for e.learning age magazine, February 2009
Jane Hart, of the Centre for Learning & Performance Technologies reflects on the last 15 years of e-learning, and the lessons that we need to learn as we move into troubled times.
In the early 90s the World Wide Web was born, and like many others I immediately saw its potential for learning. However, not everyone fully grasped what it had to offer. For instance, my Head of Department in the university where I was working at the time, actually called the Web “a load of old hype”. I learnt very quickly, that as with all innovation, it can take time for some people to fully appreciate it.
But this didn’t deter me from “spreading the word”, and over the next few years I spent a lot of time helping other universities and businesses understand the potential of the Web, and in 1997 I decided to set up my own consultancy practice to work full-time as an online learning consultant.
My early contracts involved helping organisations dip their toes into these new waters. I spent the first year helping one multi-national organisation set up and operate a global Online Learning Centre, underpinned by a very early learning management system. During that year I encountered many problems and issues with creating, delivering and managing online learning, but I also identified solutions as how to address many of them. I really find it sad to hear, 10 years on, that people are still having to find out the hard way by working through the very same problems; we all need to share our experiences more widely.
In late 1999, the term “e-learning” was coined, and I, alongside my colleagues, promoted its benefits – in particular the anytime, anywhere access to learning it enabled, as well as the opportunity to learn at your own pace.
Corporate e-learning became big business. We saw the production of off-the-shelf libraries of generic courses, businesses offering bespoke development of interactive, multimedia online courses, and the growth of vendors selling corporate learning management systems.
Although companies took some time to ”warm” to e-learning, unfortunately quite a few who did, simply saw it as an opportunity to cut costs and deliver their training entirely online to the desktop. So it wasn’t long before disillusionment set in; e-learning wasn’t delivering on its promises and in particular large scale investments in learning management systems just weren’t paying off.
There were a number of good reasons for this. Employees often considered e-learning inferior to traditional classroom-based learning. They weren’t that enthusiastic about being compelled to sit at their computers and plough their way through hours of online course materials – however well designed or developed. They wanted a teacher to add value to the whole process and they wanted to learn alongside other students.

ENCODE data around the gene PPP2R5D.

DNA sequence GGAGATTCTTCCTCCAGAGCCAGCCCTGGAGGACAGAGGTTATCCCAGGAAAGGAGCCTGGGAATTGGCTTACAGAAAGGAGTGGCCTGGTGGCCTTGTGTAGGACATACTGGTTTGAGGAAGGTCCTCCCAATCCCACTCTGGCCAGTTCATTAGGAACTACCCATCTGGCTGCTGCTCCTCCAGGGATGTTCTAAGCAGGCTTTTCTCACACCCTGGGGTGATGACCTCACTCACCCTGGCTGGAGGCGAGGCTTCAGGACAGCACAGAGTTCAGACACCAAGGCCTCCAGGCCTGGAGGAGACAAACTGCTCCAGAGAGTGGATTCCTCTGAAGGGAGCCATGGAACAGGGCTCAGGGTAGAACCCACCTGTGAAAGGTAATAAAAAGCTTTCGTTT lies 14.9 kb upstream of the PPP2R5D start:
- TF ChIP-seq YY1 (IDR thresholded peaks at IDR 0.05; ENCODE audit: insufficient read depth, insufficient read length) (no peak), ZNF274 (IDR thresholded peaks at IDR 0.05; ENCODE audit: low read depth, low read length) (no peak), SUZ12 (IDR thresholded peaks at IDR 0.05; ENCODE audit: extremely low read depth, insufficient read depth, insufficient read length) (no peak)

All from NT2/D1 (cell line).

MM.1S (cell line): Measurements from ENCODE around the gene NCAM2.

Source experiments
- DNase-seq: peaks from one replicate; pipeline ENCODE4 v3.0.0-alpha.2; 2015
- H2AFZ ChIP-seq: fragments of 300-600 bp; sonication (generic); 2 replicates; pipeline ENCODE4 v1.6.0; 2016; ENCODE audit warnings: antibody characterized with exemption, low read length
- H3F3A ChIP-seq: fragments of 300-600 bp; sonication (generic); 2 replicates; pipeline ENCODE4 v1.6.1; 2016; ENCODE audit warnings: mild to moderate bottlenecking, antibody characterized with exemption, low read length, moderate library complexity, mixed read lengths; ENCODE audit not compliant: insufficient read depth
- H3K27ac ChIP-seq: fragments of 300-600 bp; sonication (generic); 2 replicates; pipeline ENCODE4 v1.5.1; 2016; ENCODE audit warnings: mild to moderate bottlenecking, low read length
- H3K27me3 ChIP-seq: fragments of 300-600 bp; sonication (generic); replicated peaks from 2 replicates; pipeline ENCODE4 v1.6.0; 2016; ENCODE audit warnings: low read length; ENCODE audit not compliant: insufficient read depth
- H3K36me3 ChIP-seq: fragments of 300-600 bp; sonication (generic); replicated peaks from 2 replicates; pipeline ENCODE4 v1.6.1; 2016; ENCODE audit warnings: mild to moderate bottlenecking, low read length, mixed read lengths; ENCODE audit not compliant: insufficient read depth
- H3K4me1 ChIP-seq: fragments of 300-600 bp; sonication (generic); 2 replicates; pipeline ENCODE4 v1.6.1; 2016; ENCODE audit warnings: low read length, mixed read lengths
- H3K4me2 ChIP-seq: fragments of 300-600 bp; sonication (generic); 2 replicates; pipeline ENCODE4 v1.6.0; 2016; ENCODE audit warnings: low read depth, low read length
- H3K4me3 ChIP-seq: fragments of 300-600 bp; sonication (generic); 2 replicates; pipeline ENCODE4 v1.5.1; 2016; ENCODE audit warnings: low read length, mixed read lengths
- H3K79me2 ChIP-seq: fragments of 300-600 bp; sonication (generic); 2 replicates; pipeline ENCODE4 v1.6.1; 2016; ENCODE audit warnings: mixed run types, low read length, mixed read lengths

To address this need for socialising within learning, we saw the emergence of two new trends:
- Face-to-face elements were now reintroduced and combined with online elements to create blended learning solutions.
- And for situations where face-to-face was not possible, i.e. where employees were remotely distributed, systems began to be used to bring people together online at the same time, for live or synchronous learning.
But now with the emergence of Web 2.0 technologies we are seeing a completely new phase of e-learning, often referred to as E-Learning 2.0, which supports a more social and collaborative approach to learning, and hence is also known as Social Learning.
Whereas early e-learning was all about delivering content, primarily in the form of online courses, produced by experts and managed via learning management systems, Social Learning is about creating and sharing information and knowledge with other people using (often free) social media tools that support a collaborative approach to learning.
Social Learning is fast becoming recognised as a valuable way of supporting formal learning and enabling informal learning within an organisation (something that has been overlooked for far too long). The use of online communities and networks, where employees are encouraged to co-create content, collaborate, share knowledge and fully participate in their own learning, is helping to create far more enduring learning experiences.
As the recession bites, organisations will inevitably be thinking about cutting costs, but it will be important to look back and learn from the lessons of the past; that is, not to revert to a content-centric view of e-learning, but to move forward and embrace the new web tools to create a more collaborative, flexible, social learning environment and, at the same time, do more with less.
To demonstrate my commitment to social learning I changed my own job title from E-Learning Consultant to Social Media & Learning Consultant to reflect this new focus of my work. If you’d like some help with your social learning initiatives, contact me at firstname.lastname@example.org